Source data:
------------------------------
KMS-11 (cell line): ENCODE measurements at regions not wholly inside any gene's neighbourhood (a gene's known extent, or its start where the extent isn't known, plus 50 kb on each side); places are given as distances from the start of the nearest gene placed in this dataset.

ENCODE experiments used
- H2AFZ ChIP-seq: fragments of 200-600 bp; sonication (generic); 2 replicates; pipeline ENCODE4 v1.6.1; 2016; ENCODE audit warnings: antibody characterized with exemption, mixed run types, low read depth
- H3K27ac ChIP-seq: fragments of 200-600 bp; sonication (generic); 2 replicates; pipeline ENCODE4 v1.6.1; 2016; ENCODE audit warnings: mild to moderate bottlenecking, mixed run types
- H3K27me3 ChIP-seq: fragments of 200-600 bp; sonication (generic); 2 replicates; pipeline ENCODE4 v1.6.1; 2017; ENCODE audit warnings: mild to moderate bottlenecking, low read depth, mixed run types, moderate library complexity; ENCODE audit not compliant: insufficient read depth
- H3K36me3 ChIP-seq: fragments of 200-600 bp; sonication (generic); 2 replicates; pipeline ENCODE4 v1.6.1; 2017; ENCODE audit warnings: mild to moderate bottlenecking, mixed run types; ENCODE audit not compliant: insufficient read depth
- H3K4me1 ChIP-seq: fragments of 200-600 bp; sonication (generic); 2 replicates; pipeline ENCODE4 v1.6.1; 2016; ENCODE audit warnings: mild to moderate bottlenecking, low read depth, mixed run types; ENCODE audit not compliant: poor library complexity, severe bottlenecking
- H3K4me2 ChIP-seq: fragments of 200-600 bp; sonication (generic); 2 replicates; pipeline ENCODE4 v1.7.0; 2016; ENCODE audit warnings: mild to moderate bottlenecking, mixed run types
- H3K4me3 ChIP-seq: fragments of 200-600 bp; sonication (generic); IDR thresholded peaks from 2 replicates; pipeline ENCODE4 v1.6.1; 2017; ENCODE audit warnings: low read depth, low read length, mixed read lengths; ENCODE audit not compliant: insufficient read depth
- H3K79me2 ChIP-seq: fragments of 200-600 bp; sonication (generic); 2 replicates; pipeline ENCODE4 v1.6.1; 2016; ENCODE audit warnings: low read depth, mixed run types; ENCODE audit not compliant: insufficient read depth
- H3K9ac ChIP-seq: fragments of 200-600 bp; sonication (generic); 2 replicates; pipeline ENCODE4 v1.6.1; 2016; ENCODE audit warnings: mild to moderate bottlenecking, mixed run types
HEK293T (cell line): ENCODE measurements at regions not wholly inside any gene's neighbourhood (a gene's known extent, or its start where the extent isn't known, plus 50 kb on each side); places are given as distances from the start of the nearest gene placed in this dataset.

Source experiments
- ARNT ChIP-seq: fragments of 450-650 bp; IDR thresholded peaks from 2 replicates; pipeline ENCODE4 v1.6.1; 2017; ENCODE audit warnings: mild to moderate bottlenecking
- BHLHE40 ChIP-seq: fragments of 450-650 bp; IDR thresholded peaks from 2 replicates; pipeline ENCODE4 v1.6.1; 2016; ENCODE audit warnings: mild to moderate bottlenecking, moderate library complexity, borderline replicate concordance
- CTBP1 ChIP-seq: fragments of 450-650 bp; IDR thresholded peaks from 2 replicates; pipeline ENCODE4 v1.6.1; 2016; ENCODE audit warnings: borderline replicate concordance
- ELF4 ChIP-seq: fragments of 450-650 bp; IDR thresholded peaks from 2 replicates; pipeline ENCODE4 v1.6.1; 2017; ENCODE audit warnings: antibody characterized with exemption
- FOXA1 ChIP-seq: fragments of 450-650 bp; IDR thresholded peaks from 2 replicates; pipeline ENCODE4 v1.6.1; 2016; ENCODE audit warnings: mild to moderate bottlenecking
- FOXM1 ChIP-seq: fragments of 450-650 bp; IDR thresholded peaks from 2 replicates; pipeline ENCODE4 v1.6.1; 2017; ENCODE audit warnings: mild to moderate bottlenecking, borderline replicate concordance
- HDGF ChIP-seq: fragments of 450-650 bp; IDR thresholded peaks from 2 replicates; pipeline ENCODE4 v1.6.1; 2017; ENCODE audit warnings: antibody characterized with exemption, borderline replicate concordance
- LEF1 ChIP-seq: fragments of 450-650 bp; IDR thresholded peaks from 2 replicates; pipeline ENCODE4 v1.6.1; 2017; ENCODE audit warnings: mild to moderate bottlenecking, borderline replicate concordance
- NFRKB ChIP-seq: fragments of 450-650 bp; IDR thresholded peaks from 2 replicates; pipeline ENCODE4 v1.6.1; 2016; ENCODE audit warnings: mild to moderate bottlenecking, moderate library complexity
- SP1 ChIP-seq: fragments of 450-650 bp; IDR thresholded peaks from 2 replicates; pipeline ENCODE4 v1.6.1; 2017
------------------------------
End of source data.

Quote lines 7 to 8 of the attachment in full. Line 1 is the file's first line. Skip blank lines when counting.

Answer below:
- H3K4me1 ChIP-seq: fragments of 200-600 bp; sonication (generic); 2 replicates; pipeline ENCODE4 v1.6.1; 2016; ENCODE audit warnings: mild to moderate bottlenecking, low read depth, mixed run types; ENCODE audit not compliant: poor library complexity, severe bottlenecking
- H3K4me2 ChIP-seq: fragments of 200-600 bp; sonication (generic); 2 replicates; pipeline ENCODE4 v1.7.0; 2016; ENCODE audit warnings: mild to moderate bottlenecking, mixed run types